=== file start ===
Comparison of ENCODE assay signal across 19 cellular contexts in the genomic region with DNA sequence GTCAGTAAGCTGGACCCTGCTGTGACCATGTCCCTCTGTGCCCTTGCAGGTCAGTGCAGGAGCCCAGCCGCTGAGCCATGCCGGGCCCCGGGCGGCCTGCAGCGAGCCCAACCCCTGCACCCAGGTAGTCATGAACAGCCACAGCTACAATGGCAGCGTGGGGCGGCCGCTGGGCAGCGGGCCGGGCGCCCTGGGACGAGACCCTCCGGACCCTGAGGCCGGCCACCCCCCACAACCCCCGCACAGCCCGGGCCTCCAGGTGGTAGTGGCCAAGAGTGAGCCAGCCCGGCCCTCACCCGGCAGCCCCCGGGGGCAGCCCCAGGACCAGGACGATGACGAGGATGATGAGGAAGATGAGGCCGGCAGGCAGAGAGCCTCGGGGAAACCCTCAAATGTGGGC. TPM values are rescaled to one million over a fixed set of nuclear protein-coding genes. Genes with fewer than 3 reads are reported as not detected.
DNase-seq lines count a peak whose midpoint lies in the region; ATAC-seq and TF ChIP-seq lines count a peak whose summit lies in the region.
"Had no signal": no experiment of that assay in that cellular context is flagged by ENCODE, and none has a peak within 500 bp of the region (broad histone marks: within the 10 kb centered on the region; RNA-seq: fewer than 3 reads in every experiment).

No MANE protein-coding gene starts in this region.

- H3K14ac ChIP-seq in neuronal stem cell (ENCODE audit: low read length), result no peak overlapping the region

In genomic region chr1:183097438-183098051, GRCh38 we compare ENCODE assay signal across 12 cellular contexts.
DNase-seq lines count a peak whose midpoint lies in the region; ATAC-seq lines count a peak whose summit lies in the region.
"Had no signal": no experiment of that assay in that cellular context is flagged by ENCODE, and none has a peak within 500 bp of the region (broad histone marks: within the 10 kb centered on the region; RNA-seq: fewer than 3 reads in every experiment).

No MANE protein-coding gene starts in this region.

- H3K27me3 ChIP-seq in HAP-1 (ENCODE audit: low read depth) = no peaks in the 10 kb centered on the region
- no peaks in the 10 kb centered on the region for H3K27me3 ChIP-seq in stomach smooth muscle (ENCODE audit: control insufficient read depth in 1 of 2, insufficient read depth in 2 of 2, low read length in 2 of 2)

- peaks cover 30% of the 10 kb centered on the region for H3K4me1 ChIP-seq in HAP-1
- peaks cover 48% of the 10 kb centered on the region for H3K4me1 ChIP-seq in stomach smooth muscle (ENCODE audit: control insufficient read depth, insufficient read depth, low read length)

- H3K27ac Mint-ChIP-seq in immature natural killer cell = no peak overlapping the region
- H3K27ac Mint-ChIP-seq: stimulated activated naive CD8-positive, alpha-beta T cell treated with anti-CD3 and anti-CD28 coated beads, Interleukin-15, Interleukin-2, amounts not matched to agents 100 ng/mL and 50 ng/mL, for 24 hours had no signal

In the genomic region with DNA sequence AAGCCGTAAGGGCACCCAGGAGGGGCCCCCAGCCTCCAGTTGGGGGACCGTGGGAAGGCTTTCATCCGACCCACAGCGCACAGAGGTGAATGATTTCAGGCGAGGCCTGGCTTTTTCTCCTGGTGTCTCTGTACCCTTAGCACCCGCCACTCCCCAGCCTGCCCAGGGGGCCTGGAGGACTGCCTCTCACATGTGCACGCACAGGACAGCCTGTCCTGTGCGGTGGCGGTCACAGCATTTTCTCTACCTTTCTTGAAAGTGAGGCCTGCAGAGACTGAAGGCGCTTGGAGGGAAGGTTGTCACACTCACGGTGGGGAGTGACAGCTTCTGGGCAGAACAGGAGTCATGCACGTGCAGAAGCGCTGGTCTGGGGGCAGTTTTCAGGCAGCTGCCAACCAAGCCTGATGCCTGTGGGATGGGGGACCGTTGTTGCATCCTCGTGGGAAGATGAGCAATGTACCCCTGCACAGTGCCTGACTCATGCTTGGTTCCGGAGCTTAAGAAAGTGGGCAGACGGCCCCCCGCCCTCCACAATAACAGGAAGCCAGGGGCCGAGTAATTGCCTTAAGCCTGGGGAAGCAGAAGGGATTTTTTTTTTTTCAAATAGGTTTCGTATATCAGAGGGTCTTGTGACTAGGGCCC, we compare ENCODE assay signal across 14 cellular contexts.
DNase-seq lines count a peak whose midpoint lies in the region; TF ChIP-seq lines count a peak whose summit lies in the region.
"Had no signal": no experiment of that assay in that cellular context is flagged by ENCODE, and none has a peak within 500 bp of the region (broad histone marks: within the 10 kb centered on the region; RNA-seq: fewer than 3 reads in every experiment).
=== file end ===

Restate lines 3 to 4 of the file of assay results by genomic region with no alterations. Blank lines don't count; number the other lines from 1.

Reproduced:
"Had no signal": no experiment of that assay in that cellular context is flagged by ENCODE, and none has a peak within 500 bp of the region (broad histone marks: within the 10 kb centered on the region; RNA-seq: fewer than 3 reads in every experiment).

No MANE protein-coding gene starts in this region.